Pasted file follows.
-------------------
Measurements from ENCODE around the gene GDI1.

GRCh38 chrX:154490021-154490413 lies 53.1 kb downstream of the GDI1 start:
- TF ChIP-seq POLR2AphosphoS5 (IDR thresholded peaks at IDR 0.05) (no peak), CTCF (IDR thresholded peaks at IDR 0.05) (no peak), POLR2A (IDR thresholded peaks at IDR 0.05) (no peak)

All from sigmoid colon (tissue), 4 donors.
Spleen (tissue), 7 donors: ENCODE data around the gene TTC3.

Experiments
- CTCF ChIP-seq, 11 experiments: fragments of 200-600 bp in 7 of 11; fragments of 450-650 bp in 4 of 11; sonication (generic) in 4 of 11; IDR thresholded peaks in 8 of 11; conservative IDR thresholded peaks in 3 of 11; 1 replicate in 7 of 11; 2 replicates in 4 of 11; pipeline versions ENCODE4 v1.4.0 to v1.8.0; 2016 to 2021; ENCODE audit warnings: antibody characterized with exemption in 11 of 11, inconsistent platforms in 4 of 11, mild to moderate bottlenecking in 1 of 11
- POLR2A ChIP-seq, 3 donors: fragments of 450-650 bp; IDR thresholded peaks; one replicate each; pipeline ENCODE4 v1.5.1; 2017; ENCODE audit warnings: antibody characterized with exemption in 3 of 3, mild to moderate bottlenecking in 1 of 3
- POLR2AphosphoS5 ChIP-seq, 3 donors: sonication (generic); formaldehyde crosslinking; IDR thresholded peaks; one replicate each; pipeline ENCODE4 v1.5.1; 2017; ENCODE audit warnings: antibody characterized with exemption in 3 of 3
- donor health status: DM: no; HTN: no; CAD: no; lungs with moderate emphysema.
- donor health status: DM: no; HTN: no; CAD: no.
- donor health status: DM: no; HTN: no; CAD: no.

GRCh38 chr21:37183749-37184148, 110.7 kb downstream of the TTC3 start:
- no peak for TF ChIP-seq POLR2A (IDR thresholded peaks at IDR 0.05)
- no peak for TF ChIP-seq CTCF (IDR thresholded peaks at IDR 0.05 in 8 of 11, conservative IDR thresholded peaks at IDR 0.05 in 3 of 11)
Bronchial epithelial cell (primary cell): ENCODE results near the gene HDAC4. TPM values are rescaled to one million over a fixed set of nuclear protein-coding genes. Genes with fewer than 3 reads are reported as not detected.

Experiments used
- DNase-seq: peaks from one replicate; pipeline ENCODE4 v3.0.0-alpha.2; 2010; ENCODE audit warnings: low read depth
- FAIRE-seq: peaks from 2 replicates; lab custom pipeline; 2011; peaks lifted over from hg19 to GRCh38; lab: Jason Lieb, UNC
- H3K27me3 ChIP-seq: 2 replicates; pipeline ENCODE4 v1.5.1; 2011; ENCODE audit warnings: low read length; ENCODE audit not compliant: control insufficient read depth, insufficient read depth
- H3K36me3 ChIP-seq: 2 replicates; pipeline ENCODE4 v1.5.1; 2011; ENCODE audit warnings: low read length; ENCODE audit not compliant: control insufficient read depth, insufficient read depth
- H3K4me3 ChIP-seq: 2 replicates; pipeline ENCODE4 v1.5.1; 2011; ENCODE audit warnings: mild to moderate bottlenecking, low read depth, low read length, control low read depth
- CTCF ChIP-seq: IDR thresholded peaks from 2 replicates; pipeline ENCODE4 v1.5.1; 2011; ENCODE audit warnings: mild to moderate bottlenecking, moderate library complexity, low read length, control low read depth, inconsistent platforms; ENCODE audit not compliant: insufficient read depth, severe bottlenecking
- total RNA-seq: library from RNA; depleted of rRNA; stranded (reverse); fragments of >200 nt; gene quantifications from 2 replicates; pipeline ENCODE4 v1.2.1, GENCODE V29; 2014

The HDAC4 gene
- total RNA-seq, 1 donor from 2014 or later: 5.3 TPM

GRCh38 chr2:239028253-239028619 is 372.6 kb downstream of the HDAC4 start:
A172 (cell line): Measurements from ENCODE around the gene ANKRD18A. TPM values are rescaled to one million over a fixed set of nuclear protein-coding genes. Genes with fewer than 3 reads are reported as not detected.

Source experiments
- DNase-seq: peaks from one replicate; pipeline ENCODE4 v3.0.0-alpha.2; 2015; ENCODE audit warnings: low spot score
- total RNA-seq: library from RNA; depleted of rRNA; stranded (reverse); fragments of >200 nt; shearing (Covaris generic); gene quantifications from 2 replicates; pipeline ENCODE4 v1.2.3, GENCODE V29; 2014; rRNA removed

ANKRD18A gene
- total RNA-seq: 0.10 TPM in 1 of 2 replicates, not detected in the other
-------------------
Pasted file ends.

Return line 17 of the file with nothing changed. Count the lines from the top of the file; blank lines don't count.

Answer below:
Experiments used